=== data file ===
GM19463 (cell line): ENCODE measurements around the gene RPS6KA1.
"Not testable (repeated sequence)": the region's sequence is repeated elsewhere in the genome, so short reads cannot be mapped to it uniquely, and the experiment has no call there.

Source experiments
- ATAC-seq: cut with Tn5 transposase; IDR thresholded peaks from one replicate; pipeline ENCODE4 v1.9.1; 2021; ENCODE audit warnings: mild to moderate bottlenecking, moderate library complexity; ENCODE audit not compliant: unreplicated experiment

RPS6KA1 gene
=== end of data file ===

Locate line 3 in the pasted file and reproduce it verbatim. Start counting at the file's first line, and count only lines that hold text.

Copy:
Source experiments